EDUCATIONAL ADVANTAGES.-There are eighty-four school districts in the County and eighty-six school houses; seventy-two are frame, ten brick, and two stone. The total value of school property in the County is $78,120; number of teachers employed in 1879, was males, sixty-six, and females, sixty-eight; average wages paid teachers monthly, males, $35.61; females, $28.90; the number of children of school age in the County, in 1879, was, males, 2,724;

Note: Plattsmouth appears twice, and population numbers are not the same.



females, 2,430; total, 5,154; the attendance during the year mentioned was, males, 1,973; females, 1,671; total, 3,644.

     CROPS.--The reports for 1879 give the number of acres under cultivation in the County at 95,078. The yield of the principal crops, was as follows: Winter wheat, 392 acres, 5,968 bushels; rye, 1,501 acres, 20,927 bushels; spring wheat, 47,440 acres, 587,815 bushels; corn, 17,028 acres, 552,292 bushels; barley 5,438 acres, 133,687 bushels; oats, 4,313 acres, 127,933 bushels; sorghum, sixty acres, 1,982 gallons; flax, 165 acres, 1,382 bushels; millet and Hungarian, 329 acres, 1,325 tons; potatoes, 612 1/2 acres, 65,519 bushels; tobacco, two acres, 2,060 pounds; beans, 19 3/4 acres, 107 bushels; onions, 6 8-10 acres, 1,004 bushels.

     The Assessors' returns for 1879 show the total value of land in the County to be $1,624,683; average value per acre, $4.90; total value of town lots, $207,792; money invested in manufacturing including buildings and material, $38,585; money invested in mercandising [sic], $55,055; number of horses, 7,311, average value, $29.00; total, $22,068; number of mules and asses, 729, average value, $31.63; total, $23,068; number of cattle, 18,305, average value, $10.14; total,. $185,691; number of sheep, 307, average value, $1.17; total $359; number of swine, 41,043, average value, $1.09; total, $42,485; number of vehicles, 2,199, average price, $19.31; total value, $424,629; mortgages, stocks, bonds and other securities, $180.64; household furniture not exempt, including gold and silver plate, musical instruments, watches and jewelry, $70,557; private libraries, $21.41; all other property not enumerated, $171,369; railway property, $288,030; total value of property in the County, $3,058,135.


     Twenty-one miles South of Omaha, on the west bank of the Missouri, about one and a half miles south of where the Platte empties into the first named river, deriving its name from its location near the mouth of the Platte, is situated the City of Plattsmouth, the County Seat of Cass County, which was platted, laid out and christened on the 15th day of August, 1855, which entitles it to a place among the oldest cities of the State. In 1879 the city contained a population of 3,300, about forty per cent. of which were foreign born. Although too near to Omaha and Lincoln, to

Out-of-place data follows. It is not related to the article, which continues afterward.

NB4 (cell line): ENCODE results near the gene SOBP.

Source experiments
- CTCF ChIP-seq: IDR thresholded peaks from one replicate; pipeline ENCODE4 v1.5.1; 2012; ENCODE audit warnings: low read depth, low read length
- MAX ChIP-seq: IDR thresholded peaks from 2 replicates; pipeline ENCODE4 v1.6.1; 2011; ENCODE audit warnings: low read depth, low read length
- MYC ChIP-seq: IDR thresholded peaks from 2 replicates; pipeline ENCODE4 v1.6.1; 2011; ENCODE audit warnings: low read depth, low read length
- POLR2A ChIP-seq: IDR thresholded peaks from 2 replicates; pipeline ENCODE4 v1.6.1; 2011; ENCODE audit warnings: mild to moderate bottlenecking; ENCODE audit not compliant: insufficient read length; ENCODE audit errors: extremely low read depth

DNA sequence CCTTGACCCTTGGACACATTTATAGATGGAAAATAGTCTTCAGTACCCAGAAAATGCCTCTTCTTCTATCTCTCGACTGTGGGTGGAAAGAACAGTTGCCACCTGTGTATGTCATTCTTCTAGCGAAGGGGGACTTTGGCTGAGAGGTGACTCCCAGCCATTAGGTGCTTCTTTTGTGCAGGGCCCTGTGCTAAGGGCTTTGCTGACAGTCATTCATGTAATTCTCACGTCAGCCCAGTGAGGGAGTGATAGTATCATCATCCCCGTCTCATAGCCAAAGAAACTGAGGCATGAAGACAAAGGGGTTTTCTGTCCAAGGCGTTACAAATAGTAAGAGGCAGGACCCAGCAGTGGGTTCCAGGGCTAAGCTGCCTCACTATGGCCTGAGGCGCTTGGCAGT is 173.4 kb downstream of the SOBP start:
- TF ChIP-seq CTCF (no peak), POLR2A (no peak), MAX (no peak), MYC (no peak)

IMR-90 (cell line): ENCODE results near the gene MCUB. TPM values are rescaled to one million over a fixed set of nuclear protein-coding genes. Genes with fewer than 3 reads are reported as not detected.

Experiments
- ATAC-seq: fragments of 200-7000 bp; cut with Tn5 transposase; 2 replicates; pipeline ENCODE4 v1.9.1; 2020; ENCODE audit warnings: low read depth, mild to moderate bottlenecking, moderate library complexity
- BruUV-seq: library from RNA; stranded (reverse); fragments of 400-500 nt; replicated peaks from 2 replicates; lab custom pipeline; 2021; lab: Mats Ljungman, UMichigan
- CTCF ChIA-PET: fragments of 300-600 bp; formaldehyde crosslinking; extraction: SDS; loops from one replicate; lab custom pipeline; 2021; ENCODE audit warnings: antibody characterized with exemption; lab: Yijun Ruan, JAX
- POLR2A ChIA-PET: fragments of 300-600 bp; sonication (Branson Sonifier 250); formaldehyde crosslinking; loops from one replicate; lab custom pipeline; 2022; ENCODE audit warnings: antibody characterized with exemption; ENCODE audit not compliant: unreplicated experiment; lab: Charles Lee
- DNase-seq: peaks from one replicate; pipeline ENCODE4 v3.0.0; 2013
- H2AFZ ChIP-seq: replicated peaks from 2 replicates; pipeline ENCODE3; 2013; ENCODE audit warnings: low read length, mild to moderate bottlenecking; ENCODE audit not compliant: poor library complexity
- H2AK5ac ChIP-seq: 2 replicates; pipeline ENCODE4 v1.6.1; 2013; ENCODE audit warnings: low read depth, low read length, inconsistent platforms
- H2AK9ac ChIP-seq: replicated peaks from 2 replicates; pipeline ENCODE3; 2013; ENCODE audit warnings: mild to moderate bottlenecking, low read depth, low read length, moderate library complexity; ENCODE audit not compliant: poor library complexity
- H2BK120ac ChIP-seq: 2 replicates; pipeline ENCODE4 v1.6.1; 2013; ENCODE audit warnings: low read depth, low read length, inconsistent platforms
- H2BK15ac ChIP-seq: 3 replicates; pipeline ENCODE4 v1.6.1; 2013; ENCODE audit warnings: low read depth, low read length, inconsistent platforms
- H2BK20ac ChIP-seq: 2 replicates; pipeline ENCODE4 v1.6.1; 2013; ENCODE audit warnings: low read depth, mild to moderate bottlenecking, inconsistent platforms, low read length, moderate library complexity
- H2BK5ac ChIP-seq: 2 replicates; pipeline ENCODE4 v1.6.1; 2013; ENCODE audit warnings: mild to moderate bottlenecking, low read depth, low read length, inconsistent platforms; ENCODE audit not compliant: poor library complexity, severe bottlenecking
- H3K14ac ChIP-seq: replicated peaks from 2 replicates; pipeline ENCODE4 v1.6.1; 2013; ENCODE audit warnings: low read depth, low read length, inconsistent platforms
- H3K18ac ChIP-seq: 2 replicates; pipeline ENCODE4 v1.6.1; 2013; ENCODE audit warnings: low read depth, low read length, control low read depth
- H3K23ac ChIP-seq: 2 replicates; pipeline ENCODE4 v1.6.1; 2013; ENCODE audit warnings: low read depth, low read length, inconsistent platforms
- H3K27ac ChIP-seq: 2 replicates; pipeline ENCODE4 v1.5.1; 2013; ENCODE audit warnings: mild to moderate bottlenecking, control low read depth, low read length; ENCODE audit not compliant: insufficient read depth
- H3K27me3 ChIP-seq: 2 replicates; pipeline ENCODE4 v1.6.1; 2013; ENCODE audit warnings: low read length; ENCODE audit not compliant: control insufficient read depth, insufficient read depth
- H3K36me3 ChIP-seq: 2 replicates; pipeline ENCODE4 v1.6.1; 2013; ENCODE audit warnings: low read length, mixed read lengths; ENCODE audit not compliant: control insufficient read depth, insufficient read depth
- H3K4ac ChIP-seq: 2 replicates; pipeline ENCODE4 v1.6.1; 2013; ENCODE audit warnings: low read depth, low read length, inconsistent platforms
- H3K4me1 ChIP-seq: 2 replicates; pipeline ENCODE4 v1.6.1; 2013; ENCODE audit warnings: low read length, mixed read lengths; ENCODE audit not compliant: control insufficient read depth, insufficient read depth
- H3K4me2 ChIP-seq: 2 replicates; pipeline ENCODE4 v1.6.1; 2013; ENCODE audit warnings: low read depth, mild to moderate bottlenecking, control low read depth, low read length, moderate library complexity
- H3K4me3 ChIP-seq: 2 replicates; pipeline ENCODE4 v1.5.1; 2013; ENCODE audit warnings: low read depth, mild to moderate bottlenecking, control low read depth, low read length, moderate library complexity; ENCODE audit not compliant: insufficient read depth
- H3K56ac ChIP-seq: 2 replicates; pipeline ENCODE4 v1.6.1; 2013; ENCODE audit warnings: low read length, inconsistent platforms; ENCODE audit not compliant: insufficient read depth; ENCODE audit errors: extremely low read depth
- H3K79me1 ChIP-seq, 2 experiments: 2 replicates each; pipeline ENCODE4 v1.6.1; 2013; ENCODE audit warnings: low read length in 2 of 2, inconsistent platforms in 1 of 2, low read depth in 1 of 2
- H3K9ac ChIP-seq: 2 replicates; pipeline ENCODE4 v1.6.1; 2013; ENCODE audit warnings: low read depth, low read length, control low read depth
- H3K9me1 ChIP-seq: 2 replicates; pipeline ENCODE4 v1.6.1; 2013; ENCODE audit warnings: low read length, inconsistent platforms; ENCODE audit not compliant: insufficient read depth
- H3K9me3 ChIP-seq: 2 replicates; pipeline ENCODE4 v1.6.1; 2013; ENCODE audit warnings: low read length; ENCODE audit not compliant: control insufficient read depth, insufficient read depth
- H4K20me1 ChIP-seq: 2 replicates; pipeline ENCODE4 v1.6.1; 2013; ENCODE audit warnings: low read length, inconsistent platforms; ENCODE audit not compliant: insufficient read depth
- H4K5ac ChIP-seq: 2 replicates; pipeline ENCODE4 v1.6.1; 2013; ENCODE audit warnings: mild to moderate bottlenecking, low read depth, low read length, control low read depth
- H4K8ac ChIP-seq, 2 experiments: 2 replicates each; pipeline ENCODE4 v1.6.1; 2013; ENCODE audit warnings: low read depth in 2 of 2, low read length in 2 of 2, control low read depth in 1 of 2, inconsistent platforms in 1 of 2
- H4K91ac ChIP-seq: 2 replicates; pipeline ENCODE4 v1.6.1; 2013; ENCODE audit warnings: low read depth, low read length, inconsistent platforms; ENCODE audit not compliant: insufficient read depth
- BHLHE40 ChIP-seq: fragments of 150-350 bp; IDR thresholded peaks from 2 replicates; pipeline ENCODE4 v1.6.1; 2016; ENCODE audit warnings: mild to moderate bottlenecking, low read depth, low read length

acquire more than a local importance as a commercial centre, its railway advantages and the rapid development of the rich agricultural country that flanks it to the west and south, has served to make it a solid business town, and to somewhat increase its patronage, both as a receiving and distributing market. The business portion of the city is built very compact and includes some really attractive structures, although as a rule, the business houses are of wood and rather ancient in their general aspect. The streets are laid out at right angles, and are broad and pleasant, and under a fine system of natural drainage towards the river; the town is kept comparatively clean with little labor. The city is situated on a strip of table land, about fifty feet above the level of the river, which slopes gently towards the stream, while to the south, west and northwest, rises a range of high bills, which are well wooded with both natural timber and artificial groves. The residence portion of the town is somewhat rolling and occupies the space between the range of hills mentioned, and the business center of the place. There the streets are adorned on either side with luxuriant shade trees, and one sees numerous beautiful residences that are surrounded with fine shaded yards, so that whatever the town lacks in the way of attractiveness in its business portion, is nearly or quite compensated for in the inviting appearance of its resident streets.